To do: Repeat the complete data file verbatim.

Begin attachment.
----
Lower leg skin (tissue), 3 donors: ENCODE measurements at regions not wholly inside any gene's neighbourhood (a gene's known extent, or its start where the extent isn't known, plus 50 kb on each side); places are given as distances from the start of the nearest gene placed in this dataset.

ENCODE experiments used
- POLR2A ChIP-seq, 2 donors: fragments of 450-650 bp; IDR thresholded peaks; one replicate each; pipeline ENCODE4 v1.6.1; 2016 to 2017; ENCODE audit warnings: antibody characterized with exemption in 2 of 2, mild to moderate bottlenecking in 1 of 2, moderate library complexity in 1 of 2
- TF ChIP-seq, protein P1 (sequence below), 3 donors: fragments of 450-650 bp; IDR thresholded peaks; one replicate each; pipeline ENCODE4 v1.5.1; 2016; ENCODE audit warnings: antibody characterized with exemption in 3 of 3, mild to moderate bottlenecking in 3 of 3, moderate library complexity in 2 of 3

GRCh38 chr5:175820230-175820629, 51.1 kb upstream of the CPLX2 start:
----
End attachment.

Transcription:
Lower leg skin (tissue), 3 donors: ENCODE measurements at regions not wholly inside any gene's neighbourhood (a gene's known extent, or its start where the extent isn't known, plus 50 kb on each side); places are given as distances from the start of the nearest gene placed in this dataset.

ENCODE experiments used
- POLR2A ChIP-seq, 2 donors: fragments of 450-650 bp; IDR thresholded peaks; one replicate each; pipeline ENCODE4 v1.6.1; 2016 to 2017; ENCODE audit warnings: antibody characterized with exemption in 2 of 2, mild to moderate bottlenecking in 1 of 2, moderate library complexity in 1 of 2
- TF ChIP-seq, protein P1 (sequence below), 3 donors: fragments of 450-650 bp; IDR thresholded peaks; one replicate each; pipeline ENCODE4 v1.5.1; 2016; ENCODE audit warnings: antibody characterized with exemption in 3 of 3, mild to moderate bottlenecking in 3 of 3, moderate library complexity in 2 of 3

GRCh38 chr5:175820230-175820629, 51.1 kb upstream of the CPLX2 start: